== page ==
On the bright side, I am solving these puzzles in about 5 minutes each, which at least makes feel remotely intelligent. Although, knowing it's a national contest, I'm not trying to overthink them too much. They are really pretty simple after you take a minute or 5.

And so, to pass the time, here are 2 dissenting reviews of Star Wars Episode II: Attack of the Clones. If it takes you less than a week to read them, well, then, welcome to my Volvo contest world.

Thursday, June 15, 2006

The Weekly DORNA

It's back, and I'm loving the new random schedule. It gives me the freedom to ignore my obligations, but at the same time, I can act offended if Yojay accuses me of not contributing. Anyway, without further delay, here they are:

  1. Kick-Ass Pong: Okay, maybe that's not the title, but that's what it should be. The simplicity of the control, the effortless fun, and the thrill of hitting a wicked curve is just too much. My first try got me to Level 7, but my anti-virus update started and then slowed everything down. Perhaps this could be the new featured "War Game" of Listen Up? Especially since I haven't gotten past 11,000 meters in Nanaca Crash in two months.
  2. Alizée: Okay, I admit it. Sometimes I click on those "other" links on Fark (only if they say SFW, I swear!). But this time paid off. Alizée is a young French pop star, and she happens to be quite mesmorizing in this live performance. Here is another video, that seems to be the same song, but an English version. I know what you're thinking, and your half right. No, she's 22, so it shouldn't make you feel bad that you're watching. But yes, I probably have no taste in music (I thought the Spice Girls were kind of catchy when they first came out).

    On a side note, I happened to be listen to the Philips Phile (local radio talk show in Orlando) the other day, and the host was pretty adamant that French women are not attractive. I think I will formally log my dissenting opinion.
  3. Net Neutrality: Sometimes the Weekly DORNA has a theme, sometimes it doesn't. This week, I'm throwing in a serious topic, because I'm a little passionate about it. Google has officially weighed in on the issue, and if you haven't formed an opinion about this, you really should. The freedom of the Internet is a stake. Okay, no more serious stuff--back to the normal DORNA. (Editor's note: I promise to find a better medium to be political in the future--more like the Ask a Ninja clip from last week).
  4. Wonder Showzen: Check out this clip from the show running on MTV2. Nothing quite like hearing a child say "that's the dark side of capitalism" or "hot dogs give me energy so I can fight my demons." Come for the funny kids, but stay for the education in hot dog production.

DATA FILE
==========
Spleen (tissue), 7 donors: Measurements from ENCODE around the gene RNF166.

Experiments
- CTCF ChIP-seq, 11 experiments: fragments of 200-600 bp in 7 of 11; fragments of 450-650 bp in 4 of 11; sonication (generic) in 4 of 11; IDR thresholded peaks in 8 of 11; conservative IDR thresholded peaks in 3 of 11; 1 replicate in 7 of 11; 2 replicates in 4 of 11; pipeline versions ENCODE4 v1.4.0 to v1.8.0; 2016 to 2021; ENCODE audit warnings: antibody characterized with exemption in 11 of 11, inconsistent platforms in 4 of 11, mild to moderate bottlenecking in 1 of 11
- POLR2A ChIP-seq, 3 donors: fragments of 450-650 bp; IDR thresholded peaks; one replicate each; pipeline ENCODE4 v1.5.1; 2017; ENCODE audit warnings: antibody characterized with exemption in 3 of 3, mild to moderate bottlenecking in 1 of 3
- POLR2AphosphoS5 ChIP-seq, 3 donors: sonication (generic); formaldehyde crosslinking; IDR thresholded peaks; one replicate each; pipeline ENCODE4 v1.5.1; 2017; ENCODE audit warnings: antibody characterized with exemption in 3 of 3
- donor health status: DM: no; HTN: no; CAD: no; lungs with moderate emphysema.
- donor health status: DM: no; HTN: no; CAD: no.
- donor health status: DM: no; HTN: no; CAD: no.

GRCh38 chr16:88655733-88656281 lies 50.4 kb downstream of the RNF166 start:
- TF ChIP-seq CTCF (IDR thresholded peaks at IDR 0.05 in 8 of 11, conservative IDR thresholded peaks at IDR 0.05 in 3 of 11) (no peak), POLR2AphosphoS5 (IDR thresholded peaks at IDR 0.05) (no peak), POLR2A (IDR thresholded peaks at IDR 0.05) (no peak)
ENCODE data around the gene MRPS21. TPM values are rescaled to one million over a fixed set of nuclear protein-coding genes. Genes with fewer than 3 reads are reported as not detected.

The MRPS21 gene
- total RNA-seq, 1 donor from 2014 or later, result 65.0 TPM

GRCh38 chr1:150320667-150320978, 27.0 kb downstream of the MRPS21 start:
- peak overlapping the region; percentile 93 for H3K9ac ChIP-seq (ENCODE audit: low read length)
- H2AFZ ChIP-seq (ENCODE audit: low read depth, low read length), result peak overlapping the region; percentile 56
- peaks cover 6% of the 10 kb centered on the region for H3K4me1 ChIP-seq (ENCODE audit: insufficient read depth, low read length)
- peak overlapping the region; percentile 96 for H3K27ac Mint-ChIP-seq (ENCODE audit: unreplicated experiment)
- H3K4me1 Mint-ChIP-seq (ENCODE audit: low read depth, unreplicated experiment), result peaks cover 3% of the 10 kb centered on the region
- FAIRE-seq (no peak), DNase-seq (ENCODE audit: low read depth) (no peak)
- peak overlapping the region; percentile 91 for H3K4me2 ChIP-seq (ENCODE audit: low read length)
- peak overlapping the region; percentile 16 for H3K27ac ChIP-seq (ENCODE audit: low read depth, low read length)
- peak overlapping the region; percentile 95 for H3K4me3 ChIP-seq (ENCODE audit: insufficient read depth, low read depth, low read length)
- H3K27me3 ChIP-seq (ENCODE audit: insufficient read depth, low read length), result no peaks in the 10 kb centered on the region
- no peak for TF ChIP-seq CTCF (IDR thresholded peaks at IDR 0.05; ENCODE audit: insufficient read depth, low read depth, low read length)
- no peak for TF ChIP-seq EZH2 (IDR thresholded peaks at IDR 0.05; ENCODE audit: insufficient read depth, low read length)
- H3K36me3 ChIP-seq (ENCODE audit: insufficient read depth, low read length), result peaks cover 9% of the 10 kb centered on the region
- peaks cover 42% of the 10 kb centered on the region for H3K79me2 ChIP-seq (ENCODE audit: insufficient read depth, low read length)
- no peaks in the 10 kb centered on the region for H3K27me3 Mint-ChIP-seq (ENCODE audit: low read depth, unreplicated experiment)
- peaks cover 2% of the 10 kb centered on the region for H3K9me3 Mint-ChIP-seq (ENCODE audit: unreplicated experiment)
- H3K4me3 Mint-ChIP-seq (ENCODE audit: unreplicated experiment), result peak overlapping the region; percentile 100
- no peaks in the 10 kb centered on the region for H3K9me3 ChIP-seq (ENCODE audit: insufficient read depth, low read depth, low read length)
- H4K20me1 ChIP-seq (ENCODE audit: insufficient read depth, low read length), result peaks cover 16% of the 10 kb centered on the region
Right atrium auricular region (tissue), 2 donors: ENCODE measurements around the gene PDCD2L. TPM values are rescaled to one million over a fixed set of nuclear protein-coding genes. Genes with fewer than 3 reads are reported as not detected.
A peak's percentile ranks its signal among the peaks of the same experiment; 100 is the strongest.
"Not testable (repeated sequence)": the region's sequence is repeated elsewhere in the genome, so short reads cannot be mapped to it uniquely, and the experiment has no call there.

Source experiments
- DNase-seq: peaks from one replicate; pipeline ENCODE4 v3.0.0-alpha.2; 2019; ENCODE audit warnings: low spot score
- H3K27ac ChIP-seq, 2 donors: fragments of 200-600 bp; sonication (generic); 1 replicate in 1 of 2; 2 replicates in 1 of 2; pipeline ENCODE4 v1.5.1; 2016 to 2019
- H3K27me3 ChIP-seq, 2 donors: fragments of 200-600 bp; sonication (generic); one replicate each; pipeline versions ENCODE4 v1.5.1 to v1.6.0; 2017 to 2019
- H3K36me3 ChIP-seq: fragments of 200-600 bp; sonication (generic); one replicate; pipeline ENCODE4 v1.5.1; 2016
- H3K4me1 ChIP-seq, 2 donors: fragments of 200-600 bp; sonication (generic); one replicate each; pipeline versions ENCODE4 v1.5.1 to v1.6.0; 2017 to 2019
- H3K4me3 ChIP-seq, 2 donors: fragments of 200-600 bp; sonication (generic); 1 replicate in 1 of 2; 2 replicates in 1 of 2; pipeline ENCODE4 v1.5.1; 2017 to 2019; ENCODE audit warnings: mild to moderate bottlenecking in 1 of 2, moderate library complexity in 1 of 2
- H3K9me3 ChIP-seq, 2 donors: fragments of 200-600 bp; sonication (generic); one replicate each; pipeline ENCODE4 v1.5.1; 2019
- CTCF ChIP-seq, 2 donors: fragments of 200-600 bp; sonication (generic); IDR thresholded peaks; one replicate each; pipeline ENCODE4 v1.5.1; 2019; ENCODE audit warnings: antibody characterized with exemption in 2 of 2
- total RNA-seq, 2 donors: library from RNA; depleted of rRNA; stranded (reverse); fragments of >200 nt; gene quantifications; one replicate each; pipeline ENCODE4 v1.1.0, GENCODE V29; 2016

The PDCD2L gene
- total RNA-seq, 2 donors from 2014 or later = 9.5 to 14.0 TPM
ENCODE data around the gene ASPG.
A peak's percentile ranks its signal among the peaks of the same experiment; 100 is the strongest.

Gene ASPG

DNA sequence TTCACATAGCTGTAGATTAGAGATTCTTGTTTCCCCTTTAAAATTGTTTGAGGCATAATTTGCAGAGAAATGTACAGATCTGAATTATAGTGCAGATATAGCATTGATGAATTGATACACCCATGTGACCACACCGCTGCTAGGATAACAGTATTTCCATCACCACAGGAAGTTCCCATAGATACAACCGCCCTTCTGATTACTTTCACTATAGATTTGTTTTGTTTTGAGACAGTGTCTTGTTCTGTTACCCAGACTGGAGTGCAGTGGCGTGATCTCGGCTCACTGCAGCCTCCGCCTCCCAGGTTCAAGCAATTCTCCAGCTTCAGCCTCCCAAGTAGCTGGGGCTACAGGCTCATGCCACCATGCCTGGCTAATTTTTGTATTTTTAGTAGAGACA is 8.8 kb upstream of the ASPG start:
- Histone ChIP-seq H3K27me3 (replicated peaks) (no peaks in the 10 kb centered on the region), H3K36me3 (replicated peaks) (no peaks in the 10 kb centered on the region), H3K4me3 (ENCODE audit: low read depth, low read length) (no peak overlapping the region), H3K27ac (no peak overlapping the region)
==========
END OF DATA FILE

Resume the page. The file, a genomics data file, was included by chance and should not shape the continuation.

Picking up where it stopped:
5. Bush as a Jedi: "Hehehe...saber beats rock!" Nothing more can be said.

Best Blackberry signatures

I recently added an auto signature to my Blackberry messages:

"(From my Blackberry)"

Short simple and to the point.

Why do I have a special Blackberry signature? To let people know I am not being short or abrupt, it's just a pain to write long messages and edit on the little keypad. This is my subtle 'out' from verbosity and embedded graphics and advanced hyperlinking, etc...

The standard signature used at our company has been a version of:

"This message was composed on a Blackberry Wireless handheld. Kindly excuse any typos, abbreviations or brevity."

Recently, I got a message signed:

"Written on a tiny keyboard. Please excuse any typos"

Clever and a little mysterious, yet not too unprofessional. I am making the leap that she is using a Blackberry.

I got to thinking about other possible signatures we could use on these things:

  • "Written with my thumbs, give me a break. From my Blackberry."
  • "Probably written while driving, please contact 911 if end of this message is garbled. From my Blackberry"
  • "Currently ignoring family and friends. Please treat this message accordingly. From my Blackberry."
  • "This probably didn't require immediate attention, but I'm not in my office and I'm trying to look productive. From my BlackBerry."

What else is out there?

Some good ones from this site:
  • "Fat Fingers + BlackBerry = What you just read"
  • "Sent from my berry, fore!!!"
  • "I totally didn't just send this to you from the can. No, really, I swear."
  • "Sent from my Blackberry Wireless Handheld. Sorry about the speling."
  • "Sent from the window office that corners."

Tuesday, June 13, 2006

Volvo has good prizes